NEW DELHI (Reuters) - Budget carrier SpiceJet said on Friday it had agreed to buy 100 new MAX 737 aircraft from Boeing, with an option for 50 more, as part of its expansion plans in the world's fastest growing aviation market.
The deal is a welcome boost for Boeing in India, where SpiceJet is the U.S. company's only major customer among the budget carriers now dominating the country's air industry.
"As part of this transaction they (Boeing) have not only been kind enough to give us good commercial terms but have worked hard to reduce the maintenance cost of the fleet going forward," Ajay Singh, SpiceJet's chairman, told a news conference in New Delhi.
Asian airlines are driving much of the growth in big planemaker order books, and analysts expect India's market to grow substantially over the next decade as millions fly for the first time each year.
Indian airlines such as the biggest, InterGlobe Aviation's IndiGo, as well as GoAir have collectively ordered hundreds of new planes from Airbus.
SpiceJet said it had signed a deal for buying up to 205 planes from Boeing - worth up to $22 billion at list prices - but the announcement includes 55 jets already announced in a 2014 deal and the possible follow-on order of 50 more.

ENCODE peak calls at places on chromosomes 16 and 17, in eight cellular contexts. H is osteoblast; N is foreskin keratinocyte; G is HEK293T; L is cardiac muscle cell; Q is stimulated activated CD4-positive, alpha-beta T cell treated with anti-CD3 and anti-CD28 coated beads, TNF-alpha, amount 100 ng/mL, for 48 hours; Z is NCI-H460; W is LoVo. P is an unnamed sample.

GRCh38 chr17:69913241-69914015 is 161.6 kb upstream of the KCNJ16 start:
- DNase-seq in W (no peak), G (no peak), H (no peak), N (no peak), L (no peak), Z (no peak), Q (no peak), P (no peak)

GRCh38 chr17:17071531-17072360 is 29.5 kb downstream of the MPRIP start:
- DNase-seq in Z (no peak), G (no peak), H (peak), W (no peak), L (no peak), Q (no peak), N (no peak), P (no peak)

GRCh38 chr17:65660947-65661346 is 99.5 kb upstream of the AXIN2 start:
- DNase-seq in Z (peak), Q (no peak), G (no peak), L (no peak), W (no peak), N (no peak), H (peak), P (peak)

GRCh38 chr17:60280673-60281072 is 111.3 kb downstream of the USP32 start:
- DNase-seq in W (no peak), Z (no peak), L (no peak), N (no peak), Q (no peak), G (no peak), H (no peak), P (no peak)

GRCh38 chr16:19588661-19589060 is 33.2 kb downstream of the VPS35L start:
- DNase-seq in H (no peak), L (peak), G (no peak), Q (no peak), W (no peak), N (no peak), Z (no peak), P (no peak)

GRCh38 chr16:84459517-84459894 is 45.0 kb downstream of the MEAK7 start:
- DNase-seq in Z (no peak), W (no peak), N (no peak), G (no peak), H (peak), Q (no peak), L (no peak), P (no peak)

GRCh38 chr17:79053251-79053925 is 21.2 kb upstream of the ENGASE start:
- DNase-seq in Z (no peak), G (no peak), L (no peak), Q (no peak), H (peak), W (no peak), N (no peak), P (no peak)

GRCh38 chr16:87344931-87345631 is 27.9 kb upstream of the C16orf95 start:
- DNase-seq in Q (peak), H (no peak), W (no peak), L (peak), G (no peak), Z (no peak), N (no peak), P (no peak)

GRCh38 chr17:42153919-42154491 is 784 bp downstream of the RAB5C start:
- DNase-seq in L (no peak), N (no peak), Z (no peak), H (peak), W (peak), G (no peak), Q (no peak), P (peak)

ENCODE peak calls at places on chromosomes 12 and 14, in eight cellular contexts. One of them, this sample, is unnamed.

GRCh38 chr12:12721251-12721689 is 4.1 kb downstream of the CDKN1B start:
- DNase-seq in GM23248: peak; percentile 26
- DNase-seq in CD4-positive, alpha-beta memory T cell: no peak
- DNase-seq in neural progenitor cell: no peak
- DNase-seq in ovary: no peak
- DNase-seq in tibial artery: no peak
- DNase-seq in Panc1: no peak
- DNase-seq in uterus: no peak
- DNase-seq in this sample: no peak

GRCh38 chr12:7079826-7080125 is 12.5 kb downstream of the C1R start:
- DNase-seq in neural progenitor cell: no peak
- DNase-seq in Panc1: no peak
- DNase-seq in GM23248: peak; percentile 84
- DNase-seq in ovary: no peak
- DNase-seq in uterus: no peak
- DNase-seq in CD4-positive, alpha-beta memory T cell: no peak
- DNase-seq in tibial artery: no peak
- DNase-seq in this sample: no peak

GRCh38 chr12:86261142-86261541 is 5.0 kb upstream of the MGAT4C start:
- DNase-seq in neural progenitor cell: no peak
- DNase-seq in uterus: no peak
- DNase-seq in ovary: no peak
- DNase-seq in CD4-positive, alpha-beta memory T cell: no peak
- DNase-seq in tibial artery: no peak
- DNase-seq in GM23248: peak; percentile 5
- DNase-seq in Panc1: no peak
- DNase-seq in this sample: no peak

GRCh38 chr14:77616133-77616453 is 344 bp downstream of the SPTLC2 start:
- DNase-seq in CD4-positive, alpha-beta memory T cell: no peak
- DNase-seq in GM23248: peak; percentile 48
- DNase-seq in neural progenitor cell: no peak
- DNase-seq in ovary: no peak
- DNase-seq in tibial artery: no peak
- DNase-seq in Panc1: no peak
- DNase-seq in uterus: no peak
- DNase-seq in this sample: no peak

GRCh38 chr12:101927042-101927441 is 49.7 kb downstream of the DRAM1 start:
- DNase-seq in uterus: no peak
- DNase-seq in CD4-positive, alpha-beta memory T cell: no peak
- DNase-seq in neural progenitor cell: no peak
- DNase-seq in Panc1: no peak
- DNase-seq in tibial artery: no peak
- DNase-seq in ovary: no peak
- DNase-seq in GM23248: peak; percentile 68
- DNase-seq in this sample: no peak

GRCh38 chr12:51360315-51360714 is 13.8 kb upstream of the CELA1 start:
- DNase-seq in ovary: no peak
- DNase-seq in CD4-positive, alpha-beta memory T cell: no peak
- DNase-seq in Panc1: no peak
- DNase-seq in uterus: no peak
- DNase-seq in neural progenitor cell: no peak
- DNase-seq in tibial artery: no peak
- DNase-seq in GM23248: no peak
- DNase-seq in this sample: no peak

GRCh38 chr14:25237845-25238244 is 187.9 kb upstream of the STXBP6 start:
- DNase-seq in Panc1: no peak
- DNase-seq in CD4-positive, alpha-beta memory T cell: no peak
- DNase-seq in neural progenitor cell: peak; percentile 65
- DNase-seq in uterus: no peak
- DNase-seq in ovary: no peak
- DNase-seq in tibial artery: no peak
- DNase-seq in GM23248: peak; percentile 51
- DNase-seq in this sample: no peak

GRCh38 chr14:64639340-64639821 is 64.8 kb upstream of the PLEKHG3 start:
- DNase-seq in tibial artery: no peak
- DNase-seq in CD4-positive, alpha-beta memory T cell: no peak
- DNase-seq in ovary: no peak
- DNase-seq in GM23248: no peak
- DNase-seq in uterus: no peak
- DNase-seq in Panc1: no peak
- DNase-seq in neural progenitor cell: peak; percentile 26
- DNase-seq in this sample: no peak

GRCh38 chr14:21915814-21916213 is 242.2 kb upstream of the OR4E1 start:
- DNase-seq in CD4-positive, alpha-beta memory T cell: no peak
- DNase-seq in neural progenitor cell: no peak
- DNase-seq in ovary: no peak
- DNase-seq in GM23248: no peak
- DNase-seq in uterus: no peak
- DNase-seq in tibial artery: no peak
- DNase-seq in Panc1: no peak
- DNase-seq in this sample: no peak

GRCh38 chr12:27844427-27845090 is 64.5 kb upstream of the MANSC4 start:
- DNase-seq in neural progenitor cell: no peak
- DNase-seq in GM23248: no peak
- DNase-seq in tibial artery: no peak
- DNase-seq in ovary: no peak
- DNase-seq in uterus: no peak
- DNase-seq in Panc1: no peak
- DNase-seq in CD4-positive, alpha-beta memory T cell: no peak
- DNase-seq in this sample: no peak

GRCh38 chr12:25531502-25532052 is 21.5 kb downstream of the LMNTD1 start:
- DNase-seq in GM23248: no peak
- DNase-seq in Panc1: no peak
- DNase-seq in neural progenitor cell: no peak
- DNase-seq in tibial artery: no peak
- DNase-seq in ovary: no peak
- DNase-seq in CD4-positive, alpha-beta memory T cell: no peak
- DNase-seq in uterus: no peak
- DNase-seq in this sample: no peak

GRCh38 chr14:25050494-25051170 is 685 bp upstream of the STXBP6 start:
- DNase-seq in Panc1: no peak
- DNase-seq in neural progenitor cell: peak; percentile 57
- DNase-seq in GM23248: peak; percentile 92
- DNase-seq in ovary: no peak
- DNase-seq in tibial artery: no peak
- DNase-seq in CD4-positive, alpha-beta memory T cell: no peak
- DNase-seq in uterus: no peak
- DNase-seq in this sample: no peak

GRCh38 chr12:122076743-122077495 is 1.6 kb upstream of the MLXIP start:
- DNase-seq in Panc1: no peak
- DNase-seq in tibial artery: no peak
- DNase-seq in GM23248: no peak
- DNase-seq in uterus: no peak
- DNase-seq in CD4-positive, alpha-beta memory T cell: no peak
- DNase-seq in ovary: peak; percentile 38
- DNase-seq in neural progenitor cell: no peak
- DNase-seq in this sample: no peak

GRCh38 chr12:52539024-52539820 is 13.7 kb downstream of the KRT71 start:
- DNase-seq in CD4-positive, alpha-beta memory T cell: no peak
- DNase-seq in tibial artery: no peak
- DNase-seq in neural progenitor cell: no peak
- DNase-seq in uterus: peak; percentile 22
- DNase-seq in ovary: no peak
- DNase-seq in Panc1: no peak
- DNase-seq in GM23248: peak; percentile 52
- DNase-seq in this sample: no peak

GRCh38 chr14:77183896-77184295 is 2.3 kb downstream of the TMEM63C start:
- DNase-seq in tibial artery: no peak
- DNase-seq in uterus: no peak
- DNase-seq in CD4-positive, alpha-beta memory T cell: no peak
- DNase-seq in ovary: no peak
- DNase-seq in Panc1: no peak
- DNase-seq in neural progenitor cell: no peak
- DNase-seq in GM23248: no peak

A source told Reuters on Thursday that SpiceJet was set to announce an order for as many as 100 new planes.
It was not immediately clear if the order adds to Boeing's previously announced tally. However, the company previously posted an order for 100 737 MAX jets from an unidentified customer that counted as part of its 2016 tally.
LOW-COST LONG HAUL?
SpiceJet, which has a current fleet of around 40 planes, will start getting the first of its new jets in the third quarter of 2018, Dinesh Keskar, senior vice president of Asia Pacific & India Sales at Boeing, told reporters.
The carrier is expected to have secured a hefty discount from the aircraft list prices, as is common with large orders.
SpiceJet's Singh said he was weighing up various options for financing the new purchase, including sale and leaseback, but he ruled out issuing more debt to pay for the planes.
He said the additional purchase rights also include an option to buy wide-body aircraft for long haul journeys as the airline considers launching low-cost long distance flights.
SpiceJet, which was briefly forced to ground its fleet in late 2014 when it ran out of cash, has about 13 percent of the Indian air passenger market. That is behind market leader IndiGo, Jet Airways and state-run Air India.
Most Indian airlines have returned to profitability in recent years, thanks in part to lower fuel costs, but challenges remain as carriers struggle to translate surging demand into sustainable profits because of cut-throat competition and high running costs.
(Reporting by Aditi Shah; Writing by Tommy Wilkes; Editing by Randy Fabi)